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John Calvin, the Gnostic Protestant?

How does John Calvin treat the Bible? The answer helped make me Catholic.

It was late summer, 2017. I was a Protestant who several months prior had begun reading the Church Fathers. Their ubiquitous belief in Catholic doctrines had compelled me to dig into whether or not the Catholic faith was true.

To that end, I had just begun reading St. Francis de Sales’s riveting apologetic against Protestantism, The Catholic Controversy. I had heard that the book presented some of the best arguments against Protestantism ever made. It was true: I was stunned by nearly every page, as so many questions I’d had for years were not only taken seriously, but given a serious answer by this zealous priest. Indeed, when it was originally written in the sixteenth century, it helped convert tens of thousands of Protestants back to the Catholic Faith.

In his arguments, Francis often quoted Protestants themselves—the men whom I had grown up seeing as my spiritual fathers. Although I had read a decent amount of Luther and Calvin in my high school and college days, many of the quotes presented in The Catholic Controversy shocked me, especially after several months of reading the Church Fathers.

Perhaps the single most shocking quote was of John Calvin explaining his teaching on the canon of Scripture—the list of books that ought to be considered part of the Bible.

In brief, I discovered that his teaching was entirely gnostic.

For the purpose of this article, I will define an article of faith as “gnostic” if it is imparted to the individual by God directly. This is the opposite of a “public” article of faith, which God imparts to everyone by means of a duly authorized representative—i.e., apostolic (“sent”) authority.

The Christian faith has always been fundamentally public. Christ commissioned the apostles to disciple the nations, and in doing so, he gave them authority to teach, in a public fashion, articles of faith to be believed by all Christians.

Thus, from the beginning, Christians could not claim that God gave them a personal revelation as a means to contradict, add to, or subtract from articles of faith publicly taught by the apostles and their successors as duly authorized representatives of God. If someone claiming to be Christian did make such an assertion, it would be gnostic, as it would amount to the claim that the Christian revelation publicly imparted by authorized representatives had in fact been privately imparted directly to them.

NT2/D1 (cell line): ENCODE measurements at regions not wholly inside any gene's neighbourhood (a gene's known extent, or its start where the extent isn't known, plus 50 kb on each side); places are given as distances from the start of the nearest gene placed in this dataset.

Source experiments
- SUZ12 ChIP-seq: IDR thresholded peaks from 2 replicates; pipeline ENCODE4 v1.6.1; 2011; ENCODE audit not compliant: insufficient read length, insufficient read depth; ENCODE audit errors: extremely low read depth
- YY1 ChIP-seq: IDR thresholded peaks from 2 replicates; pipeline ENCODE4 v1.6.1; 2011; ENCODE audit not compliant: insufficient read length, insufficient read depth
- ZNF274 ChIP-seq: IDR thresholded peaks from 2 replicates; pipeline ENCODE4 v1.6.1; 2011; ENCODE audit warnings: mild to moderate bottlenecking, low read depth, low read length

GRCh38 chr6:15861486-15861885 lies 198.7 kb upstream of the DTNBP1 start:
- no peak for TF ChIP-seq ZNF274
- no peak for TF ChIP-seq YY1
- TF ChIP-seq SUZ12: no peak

This public nature of the Christian religion is evidenced all over Scripture. Perhaps the most significant example is the Council of Jerusalem, in Acts 15. When a theological controversy was “unsettling [the] minds” of Christians (v. 24), the apostles and elders they had already begun to appoint to succeed them settled the controversy with divine authority, declaring, “For it has seemed good to the Holy Spirit and to us . . .” (v. 28). Of the men who had initiated this controversy, they said, “We gave them no instructions” (v. 24).

All succeeding heresies down through the ages have followed the same pattern: a private individual or group of individuals, with no apostolic authority, taught a new doctrine, and the authority of the Church publicly condemned it and re-articulated the truth for all.

The appeal of heretics is therefore always, in some sense, gnostic. The appeal of the true Faith, however, as it has been since the day of Pentecost, is always public.

Francis de Sales showed me that Calvin’s teaching on the canon of Scripture was entirely gnostic—and with it, the basis of my Protestant religion, which had justified itself on the grounds of sola scriptura (“Scripture alone”).

In Part 2, Article 1, Ch. 5 of The Catholic Controversy, Francis addresses the Protestant assertion that the canon of Scripture consists of sixty-six books, rather than the Catholic seventy-three. The books in question were from the Old Testament: Tobit, Judith, parts of Esther and Daniel, 1 and 2 Maccabees, Wisdom, Sirach (often referred to as Ecclesiasticus), and Baruch.

The Protestants had eliminated these seven books (and other portions) from Scripture. The reasons why are not within the scope of this article. What intrigued me most was the Protestant argument for the sixty-six-book canon, which Francis addressed by quoting the Calvin-authored French Confession of Faith. I was shocked by what I read:

The following is their protestation of faith presented to the king of France by the French pretended reformers. After having placed on the list, in the third article, the books [of Scripture] they are willing to receive, they write thus in the fourth article:

“We know these books to be canonical and a most safe rule of our faith, not so much by the common accord and consent of the Church, as by the testimony and interior persuasion of the Holy Spirit, which gives us to discern them from the other ecclesiastical books.” (73).

I was not aware that a Protestant leader as august as Calvin had ultimately relied on what he called “the testimony and interior persuasion of the Holy Spirit” to affirm his sixty-six-book canon.

Given that I had grown up in a town with many Latter-Day Saints (Mormons), among whom were some of my closest friends, I was often exposed to their entreaties to read the Book of Mormon. They said that if I read it while asking God to reveal to me whether or not it was true, I would experience a “burning in the bosom” as confirmation and would simply know that it was true.

It struck me—by now, a beleaguered Protestant—that Calvin was making the exact same sort of argument. I had always believed that if Protestantism had any chance of being true, only the “reformed” tradition had the intellectual wherewithal to make it so. But here he was, the most “reformed” of the “reformed,” essentially falling back on a “burning in the bosom” argument in order to justify a biblical canon that differed from that of the Catholic Church.